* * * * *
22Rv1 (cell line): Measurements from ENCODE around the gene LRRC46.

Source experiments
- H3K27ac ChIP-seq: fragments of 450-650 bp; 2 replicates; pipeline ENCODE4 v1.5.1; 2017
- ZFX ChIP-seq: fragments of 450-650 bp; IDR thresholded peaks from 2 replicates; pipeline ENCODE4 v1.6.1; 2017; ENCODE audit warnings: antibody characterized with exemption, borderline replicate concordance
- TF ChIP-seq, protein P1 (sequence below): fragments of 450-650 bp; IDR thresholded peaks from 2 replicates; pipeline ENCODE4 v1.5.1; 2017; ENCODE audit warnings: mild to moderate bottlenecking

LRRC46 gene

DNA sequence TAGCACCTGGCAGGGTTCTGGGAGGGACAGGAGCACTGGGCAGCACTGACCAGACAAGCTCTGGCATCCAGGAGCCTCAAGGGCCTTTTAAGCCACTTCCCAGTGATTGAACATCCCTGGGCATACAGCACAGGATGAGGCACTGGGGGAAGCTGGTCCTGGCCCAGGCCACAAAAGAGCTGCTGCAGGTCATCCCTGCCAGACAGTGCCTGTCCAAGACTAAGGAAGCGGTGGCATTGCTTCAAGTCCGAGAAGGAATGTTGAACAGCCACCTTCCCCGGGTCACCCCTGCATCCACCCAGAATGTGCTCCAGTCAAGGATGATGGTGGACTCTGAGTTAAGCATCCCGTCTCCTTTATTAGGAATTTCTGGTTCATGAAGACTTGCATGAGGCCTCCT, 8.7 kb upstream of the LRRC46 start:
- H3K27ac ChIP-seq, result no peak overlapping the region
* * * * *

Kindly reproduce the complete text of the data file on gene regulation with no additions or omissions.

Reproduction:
22Rv1 (cell line): Measurements from ENCODE around the gene LRRC46.

Source experiments
- H3K27ac ChIP-seq: fragments of 450-650 bp; 2 replicates; pipeline ENCODE4 v1.5.1; 2017
- ZFX ChIP-seq: fragments of 450-650 bp; IDR thresholded peaks from 2 replicates; pipeline ENCODE4 v1.6.1; 2017; ENCODE audit warnings: antibody characterized with exemption, borderline replicate concordance
- TF ChIP-seq, protein P1 (sequence below): fragments of 450-650 bp; IDR thresholded peaks from 2 replicates; pipeline ENCODE4 v1.5.1; 2017; ENCODE audit warnings: mild to moderate bottlenecking

LRRC46 gene

DNA sequence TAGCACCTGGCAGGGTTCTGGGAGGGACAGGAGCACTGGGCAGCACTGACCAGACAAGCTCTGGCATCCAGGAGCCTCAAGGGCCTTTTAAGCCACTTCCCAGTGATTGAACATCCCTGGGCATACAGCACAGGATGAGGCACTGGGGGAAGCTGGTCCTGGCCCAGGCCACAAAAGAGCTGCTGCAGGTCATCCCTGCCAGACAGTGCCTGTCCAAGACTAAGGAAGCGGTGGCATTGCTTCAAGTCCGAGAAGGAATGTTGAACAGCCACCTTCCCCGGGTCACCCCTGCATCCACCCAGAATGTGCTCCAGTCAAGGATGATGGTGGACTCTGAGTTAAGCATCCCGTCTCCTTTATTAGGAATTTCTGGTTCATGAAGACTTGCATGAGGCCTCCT, 8.7 kb upstream of the LRRC46 start:
- H3K27ac ChIP-seq, result no peak overlapping the region